Fifty Five and Five

The ultimate 5-step beginner’s guide to PPC ads

  • Post #1 in new five-part series on PPC ads success
  • Learn best practice to start building a PPC ads campaign
  • The top 5 elements to consider when creating your ads
You have seen them when you search on Google, or when you’re cruising Twitter, getting distracted by Facebook, or looking up a potential client on LinkedIn. You might have even clicked on one or two. The reason your competitors are creating “pay per click” (PPC) ads is to drive traffic to their websites, to create leads, and to produce more revenue for their business. PPC ads are now a mainstay of any well thought-out marketing campaign.

And this is why we are putting together a series on how you can get the most from your organisation’s PPC ad investment. Our series will focus on each of the five most important aspects of running a PPC ad campaign. Today’s article will give you a strong foundation in the basics of PPC ad best practice, and forms the introduction of our series—so look out for future posts where we will go into further detail on everything discussed here.

If you are unsure of where to begin, or are anxious about blowing your budget on ads that don’t return on your investment, don’t worry, we’ve got you covered. But be warned, it takes much more than simply sticking just any type of ad online and watching the numbers role in. The evolution of ad-blocking, combined with increased competition mean you need to be more savvy, more creative and more determined than ever to make your PPC ads do what you want them to do. This is our exclusive guide to giving your brand content, product, or service the best chance to be seen by as many of the right people as possible.

Let’s look at how to get started with PPC ads in our 5-step guide:

1. Know your medium?

One of the first questions you should ask yourself is where do you intend to run your PPC ads? The most popular mediums for your ads are Google, Twitter, LinkedIn and Facebook. Where you choose to place the ads will depend on a number of specifics for your business and industry. For example, Twitter and Facebook are popular in consumer markets, whereas LinkedIn is useful for B2B organisations. However, B2B businesses should ideally have a mix of LinkedIn, Twitter, Facebook and Google AdWords for the best possible return in terms of traffic, impressions, and those all-important clicks.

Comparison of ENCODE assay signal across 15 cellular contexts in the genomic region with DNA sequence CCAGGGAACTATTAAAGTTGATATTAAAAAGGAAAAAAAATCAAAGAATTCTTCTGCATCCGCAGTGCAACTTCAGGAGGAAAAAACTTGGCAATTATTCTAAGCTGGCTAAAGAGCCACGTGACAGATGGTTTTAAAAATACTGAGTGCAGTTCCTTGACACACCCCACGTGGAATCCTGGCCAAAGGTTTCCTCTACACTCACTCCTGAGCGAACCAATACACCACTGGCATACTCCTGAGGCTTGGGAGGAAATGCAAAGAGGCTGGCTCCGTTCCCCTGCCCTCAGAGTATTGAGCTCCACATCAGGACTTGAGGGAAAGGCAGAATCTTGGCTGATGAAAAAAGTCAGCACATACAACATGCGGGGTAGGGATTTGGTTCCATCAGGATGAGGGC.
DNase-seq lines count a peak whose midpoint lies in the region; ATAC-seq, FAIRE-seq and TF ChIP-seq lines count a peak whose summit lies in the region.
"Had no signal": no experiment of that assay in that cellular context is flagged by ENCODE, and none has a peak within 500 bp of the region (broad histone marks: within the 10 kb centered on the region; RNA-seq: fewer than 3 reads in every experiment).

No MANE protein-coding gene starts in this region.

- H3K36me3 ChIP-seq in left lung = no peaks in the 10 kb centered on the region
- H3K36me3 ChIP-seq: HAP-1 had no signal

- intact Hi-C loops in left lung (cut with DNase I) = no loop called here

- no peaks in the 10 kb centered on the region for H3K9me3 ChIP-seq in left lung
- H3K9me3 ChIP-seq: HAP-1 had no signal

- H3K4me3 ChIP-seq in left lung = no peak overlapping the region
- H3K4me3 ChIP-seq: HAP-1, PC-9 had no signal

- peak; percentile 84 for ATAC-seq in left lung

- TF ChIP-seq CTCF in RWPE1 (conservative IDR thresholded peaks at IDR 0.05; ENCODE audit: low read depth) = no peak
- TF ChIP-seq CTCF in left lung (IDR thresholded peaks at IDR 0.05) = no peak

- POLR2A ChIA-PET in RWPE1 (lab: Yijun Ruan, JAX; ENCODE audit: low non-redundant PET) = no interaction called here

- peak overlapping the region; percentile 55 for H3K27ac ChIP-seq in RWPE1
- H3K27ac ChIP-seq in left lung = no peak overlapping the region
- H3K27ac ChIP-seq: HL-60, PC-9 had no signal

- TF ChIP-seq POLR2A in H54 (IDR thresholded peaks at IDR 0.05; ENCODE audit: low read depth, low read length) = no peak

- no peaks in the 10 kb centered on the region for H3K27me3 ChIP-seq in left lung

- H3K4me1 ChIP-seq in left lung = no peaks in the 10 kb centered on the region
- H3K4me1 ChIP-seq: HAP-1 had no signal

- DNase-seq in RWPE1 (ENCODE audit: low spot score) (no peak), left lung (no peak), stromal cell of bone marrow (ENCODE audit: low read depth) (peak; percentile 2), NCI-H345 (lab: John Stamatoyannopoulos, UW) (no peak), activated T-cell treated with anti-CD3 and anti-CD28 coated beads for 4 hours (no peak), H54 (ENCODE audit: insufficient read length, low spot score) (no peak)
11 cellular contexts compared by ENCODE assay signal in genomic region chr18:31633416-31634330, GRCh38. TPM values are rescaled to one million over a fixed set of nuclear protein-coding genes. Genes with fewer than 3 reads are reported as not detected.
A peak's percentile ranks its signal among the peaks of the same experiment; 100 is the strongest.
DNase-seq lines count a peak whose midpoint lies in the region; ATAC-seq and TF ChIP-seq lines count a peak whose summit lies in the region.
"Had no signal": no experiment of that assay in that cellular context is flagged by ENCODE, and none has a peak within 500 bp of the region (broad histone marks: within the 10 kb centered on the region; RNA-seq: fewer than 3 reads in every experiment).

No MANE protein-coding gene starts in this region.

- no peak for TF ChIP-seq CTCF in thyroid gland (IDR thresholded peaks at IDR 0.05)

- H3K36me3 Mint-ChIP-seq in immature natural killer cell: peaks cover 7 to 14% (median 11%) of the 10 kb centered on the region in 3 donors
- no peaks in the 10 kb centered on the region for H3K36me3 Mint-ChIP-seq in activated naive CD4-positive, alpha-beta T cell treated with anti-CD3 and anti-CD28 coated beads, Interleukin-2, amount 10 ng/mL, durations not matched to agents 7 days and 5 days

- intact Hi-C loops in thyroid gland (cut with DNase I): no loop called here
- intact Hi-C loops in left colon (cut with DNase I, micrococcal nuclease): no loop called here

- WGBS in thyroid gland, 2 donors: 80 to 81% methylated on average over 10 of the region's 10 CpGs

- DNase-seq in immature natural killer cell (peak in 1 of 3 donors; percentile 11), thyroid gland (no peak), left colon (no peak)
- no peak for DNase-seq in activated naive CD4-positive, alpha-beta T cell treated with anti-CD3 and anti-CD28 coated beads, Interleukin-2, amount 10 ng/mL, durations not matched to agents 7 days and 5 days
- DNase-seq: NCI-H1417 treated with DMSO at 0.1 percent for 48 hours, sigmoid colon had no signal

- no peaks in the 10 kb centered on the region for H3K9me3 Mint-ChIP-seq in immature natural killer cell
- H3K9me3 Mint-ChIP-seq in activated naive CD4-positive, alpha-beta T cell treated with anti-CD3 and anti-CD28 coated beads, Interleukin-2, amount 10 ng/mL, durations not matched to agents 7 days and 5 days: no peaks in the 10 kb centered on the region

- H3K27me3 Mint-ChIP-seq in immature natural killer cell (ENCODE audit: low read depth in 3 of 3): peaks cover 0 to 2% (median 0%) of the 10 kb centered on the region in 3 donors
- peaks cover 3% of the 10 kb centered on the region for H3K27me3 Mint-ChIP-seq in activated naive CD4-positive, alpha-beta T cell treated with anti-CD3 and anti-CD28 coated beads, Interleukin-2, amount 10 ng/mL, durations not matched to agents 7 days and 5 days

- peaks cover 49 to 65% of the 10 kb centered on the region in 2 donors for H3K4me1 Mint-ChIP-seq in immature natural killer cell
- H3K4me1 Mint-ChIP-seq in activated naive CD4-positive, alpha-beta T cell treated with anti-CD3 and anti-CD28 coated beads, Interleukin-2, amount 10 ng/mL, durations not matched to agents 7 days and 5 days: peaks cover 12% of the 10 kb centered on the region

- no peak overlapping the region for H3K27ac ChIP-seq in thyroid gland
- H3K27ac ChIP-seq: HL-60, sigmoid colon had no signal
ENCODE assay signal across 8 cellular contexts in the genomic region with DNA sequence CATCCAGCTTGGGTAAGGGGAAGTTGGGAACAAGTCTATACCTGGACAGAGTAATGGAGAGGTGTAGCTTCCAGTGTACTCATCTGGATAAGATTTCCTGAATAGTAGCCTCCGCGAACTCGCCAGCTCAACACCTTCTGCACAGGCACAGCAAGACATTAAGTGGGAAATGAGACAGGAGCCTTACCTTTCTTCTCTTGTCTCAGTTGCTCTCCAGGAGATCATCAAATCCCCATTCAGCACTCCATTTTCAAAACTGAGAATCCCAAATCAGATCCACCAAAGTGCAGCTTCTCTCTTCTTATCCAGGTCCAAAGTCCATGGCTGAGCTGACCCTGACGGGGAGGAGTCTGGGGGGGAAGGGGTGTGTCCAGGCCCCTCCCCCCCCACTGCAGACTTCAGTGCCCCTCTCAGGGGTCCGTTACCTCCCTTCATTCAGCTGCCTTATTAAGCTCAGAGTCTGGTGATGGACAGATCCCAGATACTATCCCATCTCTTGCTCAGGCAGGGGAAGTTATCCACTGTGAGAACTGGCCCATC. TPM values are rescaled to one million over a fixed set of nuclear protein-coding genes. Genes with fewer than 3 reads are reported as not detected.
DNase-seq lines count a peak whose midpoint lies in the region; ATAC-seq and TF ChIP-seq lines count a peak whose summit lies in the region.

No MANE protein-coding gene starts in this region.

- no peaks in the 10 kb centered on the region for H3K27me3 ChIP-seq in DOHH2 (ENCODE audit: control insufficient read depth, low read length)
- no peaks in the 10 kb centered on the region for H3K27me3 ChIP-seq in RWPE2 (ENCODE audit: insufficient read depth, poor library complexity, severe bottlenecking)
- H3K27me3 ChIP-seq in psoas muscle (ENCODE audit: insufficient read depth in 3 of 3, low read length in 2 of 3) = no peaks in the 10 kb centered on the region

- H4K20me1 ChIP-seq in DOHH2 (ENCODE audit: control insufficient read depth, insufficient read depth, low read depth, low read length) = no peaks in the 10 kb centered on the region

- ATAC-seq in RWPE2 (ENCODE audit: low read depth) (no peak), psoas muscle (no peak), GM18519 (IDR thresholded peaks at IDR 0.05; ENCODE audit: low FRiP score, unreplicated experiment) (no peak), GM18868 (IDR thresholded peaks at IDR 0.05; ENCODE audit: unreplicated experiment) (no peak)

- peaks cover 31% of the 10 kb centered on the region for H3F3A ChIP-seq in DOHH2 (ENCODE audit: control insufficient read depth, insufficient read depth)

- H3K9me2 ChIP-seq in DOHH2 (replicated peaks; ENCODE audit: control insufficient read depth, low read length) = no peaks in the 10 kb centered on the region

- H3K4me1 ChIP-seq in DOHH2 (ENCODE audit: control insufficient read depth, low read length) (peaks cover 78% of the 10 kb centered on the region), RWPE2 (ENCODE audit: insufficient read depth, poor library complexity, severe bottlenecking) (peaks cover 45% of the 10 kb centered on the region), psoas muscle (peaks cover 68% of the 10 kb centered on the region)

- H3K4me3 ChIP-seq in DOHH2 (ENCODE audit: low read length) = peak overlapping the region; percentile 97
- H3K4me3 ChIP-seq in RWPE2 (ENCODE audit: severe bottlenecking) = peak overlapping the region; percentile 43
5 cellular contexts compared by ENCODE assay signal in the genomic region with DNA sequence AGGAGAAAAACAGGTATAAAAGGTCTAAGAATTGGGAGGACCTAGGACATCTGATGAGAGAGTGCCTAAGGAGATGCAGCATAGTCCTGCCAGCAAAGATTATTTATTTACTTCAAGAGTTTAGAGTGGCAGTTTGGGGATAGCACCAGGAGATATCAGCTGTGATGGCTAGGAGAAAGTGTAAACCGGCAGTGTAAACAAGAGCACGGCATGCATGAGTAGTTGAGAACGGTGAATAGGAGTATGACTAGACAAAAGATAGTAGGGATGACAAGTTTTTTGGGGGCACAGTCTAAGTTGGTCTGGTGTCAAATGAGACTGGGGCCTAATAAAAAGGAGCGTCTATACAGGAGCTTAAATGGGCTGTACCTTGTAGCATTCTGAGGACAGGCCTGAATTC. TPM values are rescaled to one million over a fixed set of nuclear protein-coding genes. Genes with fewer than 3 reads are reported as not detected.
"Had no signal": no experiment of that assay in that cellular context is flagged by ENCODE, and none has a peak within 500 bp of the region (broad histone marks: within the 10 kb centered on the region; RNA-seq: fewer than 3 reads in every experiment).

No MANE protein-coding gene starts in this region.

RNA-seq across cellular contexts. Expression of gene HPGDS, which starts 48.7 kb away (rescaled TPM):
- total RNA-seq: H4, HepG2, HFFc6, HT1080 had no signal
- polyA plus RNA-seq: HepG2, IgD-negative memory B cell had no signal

Once you have decided what platforms you are going to run ads on, it’s important to have the format and specs for the different kinds of ads you’re looking to create. For example, if you are creating LinkedIn Text Ads, you should be aware that:

  • Your headline cannot exceed 25 characters (including spaces)
  • Your description cannot exceed 75 characters (including spaces)

A neat example of three LinkedIn Text Ads:

PPC ads

2. Support your PPC ads with images

From our above example, you can see that even the smallest of ads are supported by images. That’s because images are extremely important to the conversion rate of almost any kind of PPC ads (you don’t need to worry about images for Google AdWords, FYI). The most important things to think about when it comes to images for your ads are:

  • Different mediums will accommodate different image specs. That means a LinkedIn text ad (as in the above example) won’t have the same image size capacity that a Twitter website card will have…see the specs here.